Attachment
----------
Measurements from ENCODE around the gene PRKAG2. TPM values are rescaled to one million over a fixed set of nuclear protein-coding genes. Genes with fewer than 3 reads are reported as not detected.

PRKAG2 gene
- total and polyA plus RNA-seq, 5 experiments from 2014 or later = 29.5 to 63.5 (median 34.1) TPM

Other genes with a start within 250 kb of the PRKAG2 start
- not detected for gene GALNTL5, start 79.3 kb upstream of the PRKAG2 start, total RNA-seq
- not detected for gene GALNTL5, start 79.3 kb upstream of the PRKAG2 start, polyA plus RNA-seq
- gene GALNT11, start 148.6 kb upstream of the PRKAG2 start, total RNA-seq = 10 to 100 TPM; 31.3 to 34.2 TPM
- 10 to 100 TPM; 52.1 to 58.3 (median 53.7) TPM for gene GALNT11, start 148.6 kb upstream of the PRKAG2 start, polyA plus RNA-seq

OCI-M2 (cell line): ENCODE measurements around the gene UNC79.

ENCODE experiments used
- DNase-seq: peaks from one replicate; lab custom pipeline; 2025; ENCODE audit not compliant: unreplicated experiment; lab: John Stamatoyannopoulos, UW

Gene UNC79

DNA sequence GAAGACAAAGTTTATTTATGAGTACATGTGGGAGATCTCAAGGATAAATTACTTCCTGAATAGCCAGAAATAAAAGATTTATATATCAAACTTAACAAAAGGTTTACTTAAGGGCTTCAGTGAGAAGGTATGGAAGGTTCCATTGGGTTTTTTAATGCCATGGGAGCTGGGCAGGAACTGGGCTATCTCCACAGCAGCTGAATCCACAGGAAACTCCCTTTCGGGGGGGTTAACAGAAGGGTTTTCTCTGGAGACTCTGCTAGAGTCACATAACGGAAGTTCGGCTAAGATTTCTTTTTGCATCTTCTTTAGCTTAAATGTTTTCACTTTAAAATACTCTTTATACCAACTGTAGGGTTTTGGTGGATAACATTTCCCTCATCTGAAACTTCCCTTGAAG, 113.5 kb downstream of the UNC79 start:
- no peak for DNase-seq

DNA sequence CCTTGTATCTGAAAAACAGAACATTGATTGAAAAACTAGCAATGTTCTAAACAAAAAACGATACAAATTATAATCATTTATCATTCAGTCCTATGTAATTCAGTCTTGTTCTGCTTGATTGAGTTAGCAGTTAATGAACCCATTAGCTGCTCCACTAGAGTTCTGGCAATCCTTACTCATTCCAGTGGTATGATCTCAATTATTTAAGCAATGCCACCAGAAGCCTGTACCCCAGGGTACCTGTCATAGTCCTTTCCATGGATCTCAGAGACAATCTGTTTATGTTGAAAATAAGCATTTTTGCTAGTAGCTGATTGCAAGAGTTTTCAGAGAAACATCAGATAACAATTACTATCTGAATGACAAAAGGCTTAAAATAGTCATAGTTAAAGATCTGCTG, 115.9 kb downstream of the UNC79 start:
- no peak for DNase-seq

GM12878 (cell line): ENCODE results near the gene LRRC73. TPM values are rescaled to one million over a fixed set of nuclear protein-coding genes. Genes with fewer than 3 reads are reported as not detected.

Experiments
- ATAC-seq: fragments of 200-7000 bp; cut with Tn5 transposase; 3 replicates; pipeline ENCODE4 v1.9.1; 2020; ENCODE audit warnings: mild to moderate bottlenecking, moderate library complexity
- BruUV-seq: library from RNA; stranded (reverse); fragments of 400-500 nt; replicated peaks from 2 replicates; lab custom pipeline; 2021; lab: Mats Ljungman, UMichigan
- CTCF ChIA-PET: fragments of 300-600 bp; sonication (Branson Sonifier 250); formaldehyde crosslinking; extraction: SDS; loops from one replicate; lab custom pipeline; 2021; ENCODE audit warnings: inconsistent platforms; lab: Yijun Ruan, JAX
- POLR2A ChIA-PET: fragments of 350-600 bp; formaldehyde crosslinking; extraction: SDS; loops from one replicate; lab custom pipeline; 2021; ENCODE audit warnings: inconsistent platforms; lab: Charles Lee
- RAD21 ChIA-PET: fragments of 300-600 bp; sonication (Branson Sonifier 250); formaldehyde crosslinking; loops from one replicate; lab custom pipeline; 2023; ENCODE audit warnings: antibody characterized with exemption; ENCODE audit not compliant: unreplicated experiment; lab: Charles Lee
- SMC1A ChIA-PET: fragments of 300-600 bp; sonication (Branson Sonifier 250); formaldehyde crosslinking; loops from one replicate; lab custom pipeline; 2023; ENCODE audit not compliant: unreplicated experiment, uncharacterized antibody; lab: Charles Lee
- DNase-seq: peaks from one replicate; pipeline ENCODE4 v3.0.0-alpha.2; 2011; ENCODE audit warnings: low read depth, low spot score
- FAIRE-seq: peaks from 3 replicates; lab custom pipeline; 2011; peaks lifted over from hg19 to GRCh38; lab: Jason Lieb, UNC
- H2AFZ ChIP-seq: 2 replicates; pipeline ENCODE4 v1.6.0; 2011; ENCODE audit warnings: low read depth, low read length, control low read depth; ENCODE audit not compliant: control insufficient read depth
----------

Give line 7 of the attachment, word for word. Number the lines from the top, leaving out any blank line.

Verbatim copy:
- gene GALNT11, start 148.6 kb upstream of the PRKAG2 start, total RNA-seq = 10 to 100 TPM; 31.3 to 34.2 TPM